Outten & Golden: Empowering Employees in the Workplace

Posts Tagged ‘$15’

Maryland workers to get a $15 minimum wage by 2025

Friday, March 29th, 2019

The Maryland legislature overrode Republican Gov. Larry Hogan’s veto Thursday to pass a $15 minimum wage law. The state is, the Washington Post reports, the first state below the Mason-Dixon line to pass such a law, and the sixth overall. It’s also the third state this year, which looks a little something like momentum—or the aftereffects of a blue wave.

Hogan’s veto was easily overridden, despite his attempt at a compromise of an ultimate minimum wage of $12.10 by 2022. The new law isn’t without its compromises, though: Tipped workers will still get a drastically lower minimum wage, and businesses with fewer than 15 employees will have until July 2026 to reach $15.

Around 573,000 Maryland workers will get a raise, according to the National Employment Law Project. Maryland follows California, Illinois, Massachusetts, New Jersey, and New York. And none of those states would have taken this step if fast-food workers hadn’t gotten out in front and organized and demanded something more than was considered politically realistic.

This blog was originally published at Daily Kos on March 28, 2019. Reprinted with permission. 

Illinois poised to be next state to pass $15 minimum wage

Wednesday, February 13th, 2019

After New Jersey made its move toward a $15 minimum wage official, the question was where next—and it hasn’t been a long wait to find out. The Illinois state Senate has passed a bill raising the state’s minimum wage from its current $8.25 an hour to $15 in 2025. The state House, which has a Democratic majority, needs to vote next. Assuming the bill passes the House, Gov. J.B. Pritzker is on board, telling reporters that “If you live in this state and put in a hard day’s work, you should be able to afford to put a roof over your head and food on the table.”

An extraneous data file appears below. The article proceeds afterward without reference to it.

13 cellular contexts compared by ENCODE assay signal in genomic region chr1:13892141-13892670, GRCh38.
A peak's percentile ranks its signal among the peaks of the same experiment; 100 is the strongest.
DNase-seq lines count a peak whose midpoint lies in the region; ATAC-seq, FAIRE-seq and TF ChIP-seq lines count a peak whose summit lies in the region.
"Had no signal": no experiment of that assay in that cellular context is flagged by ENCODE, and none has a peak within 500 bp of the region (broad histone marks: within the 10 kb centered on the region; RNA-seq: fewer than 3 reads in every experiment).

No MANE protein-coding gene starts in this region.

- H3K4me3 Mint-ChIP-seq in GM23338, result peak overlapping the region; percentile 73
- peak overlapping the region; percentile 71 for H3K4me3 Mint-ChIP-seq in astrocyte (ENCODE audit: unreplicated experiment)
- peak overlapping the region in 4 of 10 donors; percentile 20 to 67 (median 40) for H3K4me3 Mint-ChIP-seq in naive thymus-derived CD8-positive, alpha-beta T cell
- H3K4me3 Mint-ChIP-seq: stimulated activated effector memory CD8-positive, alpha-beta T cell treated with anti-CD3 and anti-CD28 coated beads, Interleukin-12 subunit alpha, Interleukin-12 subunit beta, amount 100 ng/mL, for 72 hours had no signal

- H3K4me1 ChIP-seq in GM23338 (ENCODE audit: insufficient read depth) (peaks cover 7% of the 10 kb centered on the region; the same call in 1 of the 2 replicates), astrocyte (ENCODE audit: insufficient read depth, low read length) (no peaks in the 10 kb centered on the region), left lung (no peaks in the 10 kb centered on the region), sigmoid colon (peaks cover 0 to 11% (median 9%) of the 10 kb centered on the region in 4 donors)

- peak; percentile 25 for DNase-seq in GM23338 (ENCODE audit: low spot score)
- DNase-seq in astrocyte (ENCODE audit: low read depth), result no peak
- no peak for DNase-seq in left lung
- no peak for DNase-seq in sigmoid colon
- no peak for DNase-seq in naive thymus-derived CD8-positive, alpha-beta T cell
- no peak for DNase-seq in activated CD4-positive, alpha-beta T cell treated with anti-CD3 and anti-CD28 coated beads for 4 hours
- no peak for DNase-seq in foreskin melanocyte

The bill raises the minimum wage to $9.25 an hour on Jan. 1, 2020, then to $10 on July 1, 2020. After that, it rises $1 every January until it reaches $15 in 2025. Unfortunately, it does not bring the tipped minimum wage up to $15 with everyone else, keeping that at 60 percent of the full minimum wage. The bill offers a tax credit for small businesses that will be gradually phased out.

Illinois’ minimum wage hasn’t increased since 2010, but Chicago and Cook County have increased theirs, which are currently at $12 and $11, respectively. The federal minimum wage remains stuck at $7.25, where it’s been for a decade. Congressional Democrats have introduced a $15 minimum wage bill, but Republicans are blocking it and will continue to do so as long as they can.

Speaking of New Jersey, the last state to head to $15, its legislature has sent a bill strengthening its paid family leave program to Gov. Phil Murphy’s desk.

This blog was originally published at Daily Kos on February 9, 2019. Reprinted with permission. 

About the Author: Laura Clawson is labor editor at Daily Kos.
Your Rights Job Survival The Issues Features Resources About This Blog